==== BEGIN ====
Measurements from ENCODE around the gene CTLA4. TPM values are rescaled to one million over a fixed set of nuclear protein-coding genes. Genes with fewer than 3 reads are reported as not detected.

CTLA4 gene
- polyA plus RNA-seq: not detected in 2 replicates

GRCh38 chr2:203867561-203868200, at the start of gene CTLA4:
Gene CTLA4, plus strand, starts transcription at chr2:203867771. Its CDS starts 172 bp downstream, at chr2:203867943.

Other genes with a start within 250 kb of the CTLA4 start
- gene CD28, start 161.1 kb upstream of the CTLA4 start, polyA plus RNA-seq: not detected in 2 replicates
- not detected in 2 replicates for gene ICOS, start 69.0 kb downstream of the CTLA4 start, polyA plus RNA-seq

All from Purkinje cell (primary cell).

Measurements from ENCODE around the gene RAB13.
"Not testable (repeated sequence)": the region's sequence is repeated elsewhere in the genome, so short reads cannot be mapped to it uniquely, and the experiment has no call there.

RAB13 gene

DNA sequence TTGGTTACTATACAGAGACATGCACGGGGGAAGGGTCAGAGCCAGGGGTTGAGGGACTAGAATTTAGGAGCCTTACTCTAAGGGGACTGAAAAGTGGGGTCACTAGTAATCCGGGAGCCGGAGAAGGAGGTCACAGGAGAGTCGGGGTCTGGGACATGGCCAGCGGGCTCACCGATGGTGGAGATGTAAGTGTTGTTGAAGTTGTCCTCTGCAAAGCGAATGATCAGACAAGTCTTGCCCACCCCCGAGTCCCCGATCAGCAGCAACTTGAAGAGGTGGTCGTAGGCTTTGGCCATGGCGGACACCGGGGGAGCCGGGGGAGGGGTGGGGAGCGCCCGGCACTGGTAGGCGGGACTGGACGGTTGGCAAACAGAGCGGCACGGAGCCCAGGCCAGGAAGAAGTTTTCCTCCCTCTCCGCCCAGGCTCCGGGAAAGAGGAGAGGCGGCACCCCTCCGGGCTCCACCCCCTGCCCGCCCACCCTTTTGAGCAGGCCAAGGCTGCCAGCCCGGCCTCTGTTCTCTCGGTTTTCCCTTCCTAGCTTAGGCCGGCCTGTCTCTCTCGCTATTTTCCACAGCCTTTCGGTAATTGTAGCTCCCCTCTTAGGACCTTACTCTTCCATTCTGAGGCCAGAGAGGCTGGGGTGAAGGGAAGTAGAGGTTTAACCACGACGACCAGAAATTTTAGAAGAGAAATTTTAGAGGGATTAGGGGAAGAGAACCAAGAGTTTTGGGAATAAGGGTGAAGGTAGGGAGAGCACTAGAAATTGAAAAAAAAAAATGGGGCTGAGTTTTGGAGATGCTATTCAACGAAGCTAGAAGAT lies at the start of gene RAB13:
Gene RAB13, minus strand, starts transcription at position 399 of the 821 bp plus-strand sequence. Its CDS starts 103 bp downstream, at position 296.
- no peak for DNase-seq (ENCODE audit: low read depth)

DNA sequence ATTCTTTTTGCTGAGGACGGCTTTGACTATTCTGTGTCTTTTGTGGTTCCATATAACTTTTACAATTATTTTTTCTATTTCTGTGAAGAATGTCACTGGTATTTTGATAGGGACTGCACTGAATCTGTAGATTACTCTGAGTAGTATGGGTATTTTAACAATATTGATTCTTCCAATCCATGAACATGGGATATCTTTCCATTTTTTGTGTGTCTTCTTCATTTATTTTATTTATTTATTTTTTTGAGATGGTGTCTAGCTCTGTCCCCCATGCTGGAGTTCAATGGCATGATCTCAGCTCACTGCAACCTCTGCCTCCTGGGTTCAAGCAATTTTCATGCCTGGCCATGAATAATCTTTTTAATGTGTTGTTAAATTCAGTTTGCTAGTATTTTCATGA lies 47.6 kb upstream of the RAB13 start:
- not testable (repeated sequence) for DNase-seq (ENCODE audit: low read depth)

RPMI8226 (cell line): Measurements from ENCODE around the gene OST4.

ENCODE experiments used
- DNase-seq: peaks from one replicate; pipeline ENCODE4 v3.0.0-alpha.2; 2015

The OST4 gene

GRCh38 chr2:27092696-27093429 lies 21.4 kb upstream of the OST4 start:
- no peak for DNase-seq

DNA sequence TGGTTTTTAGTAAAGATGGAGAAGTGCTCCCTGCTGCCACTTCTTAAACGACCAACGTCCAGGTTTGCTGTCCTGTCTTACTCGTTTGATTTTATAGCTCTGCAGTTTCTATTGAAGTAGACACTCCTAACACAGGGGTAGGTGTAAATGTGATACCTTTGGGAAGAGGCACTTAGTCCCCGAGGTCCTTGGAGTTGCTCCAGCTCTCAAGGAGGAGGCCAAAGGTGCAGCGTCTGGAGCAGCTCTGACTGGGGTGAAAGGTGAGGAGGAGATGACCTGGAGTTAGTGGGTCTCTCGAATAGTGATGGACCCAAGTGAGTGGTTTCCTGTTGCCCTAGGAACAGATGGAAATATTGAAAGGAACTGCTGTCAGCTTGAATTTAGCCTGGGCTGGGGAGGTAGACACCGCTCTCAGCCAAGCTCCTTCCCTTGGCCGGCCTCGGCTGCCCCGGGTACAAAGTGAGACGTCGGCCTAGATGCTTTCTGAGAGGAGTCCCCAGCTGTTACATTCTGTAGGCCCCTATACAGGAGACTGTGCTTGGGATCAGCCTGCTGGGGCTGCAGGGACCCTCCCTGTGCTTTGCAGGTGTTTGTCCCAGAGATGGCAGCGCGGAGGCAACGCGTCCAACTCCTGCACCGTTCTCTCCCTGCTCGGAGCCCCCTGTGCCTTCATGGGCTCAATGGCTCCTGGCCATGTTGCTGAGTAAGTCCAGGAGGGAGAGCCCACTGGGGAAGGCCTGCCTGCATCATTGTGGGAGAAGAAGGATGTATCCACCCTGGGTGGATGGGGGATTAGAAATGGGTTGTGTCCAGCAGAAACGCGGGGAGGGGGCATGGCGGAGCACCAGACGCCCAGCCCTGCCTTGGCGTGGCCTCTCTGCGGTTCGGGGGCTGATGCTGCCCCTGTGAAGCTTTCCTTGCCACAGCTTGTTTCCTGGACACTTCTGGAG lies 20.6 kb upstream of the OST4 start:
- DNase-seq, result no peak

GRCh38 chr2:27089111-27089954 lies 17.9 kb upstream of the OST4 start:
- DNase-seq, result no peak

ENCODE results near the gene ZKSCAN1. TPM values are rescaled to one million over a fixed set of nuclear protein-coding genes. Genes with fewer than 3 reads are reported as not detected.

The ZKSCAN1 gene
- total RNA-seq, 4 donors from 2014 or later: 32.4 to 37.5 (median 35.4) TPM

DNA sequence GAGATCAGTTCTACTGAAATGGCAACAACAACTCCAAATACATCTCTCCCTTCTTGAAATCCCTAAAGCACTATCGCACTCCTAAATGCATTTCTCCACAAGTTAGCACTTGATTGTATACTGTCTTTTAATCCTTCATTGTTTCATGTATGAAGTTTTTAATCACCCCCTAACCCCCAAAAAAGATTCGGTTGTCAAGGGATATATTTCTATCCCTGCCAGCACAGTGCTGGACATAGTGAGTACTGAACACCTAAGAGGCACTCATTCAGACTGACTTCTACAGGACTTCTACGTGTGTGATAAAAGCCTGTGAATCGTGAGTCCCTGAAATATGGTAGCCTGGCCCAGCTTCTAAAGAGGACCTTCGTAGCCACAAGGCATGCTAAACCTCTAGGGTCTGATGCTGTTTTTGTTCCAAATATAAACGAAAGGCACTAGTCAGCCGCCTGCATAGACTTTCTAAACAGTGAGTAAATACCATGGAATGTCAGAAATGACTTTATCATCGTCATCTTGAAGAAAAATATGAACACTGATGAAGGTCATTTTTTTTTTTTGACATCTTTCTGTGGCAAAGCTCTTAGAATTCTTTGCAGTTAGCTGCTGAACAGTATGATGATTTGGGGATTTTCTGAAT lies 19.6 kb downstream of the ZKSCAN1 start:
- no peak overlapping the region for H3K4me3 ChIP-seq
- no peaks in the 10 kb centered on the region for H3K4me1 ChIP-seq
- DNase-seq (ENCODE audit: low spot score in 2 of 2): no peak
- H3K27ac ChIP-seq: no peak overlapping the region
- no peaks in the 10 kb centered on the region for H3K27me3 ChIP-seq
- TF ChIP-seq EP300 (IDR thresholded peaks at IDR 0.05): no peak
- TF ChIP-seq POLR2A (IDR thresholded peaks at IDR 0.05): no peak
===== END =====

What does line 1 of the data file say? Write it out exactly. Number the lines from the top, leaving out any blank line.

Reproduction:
Measurements from ENCODE around the gene CTLA4. TPM values are rescaled to one million over a fixed set of nuclear protein-coding genes. Genes with fewer than 3 reads are reported as not detected.